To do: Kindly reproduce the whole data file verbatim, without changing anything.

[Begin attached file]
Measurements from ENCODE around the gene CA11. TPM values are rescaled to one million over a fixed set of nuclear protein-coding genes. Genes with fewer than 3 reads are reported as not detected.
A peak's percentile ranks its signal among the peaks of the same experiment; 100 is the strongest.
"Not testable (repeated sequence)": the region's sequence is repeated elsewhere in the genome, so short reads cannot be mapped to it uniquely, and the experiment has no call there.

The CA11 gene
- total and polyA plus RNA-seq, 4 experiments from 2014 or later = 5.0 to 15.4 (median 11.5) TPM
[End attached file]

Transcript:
Measurements from ENCODE around the gene CA11. TPM values are rescaled to one million over a fixed set of nuclear protein-coding genes. Genes with fewer than 3 reads are reported as not detected.
A peak's percentile ranks its signal among the peaks of the same experiment; 100 is the strongest.
"Not testable (repeated sequence)": the region's sequence is repeated elsewhere in the genome, so short reads cannot be mapped to it uniquely, and the experiment has no call there.

The CA11 gene
- total and polyA plus RNA-seq, 4 experiments from 2014 or later = 5.0 to 15.4 (median 11.5) TPM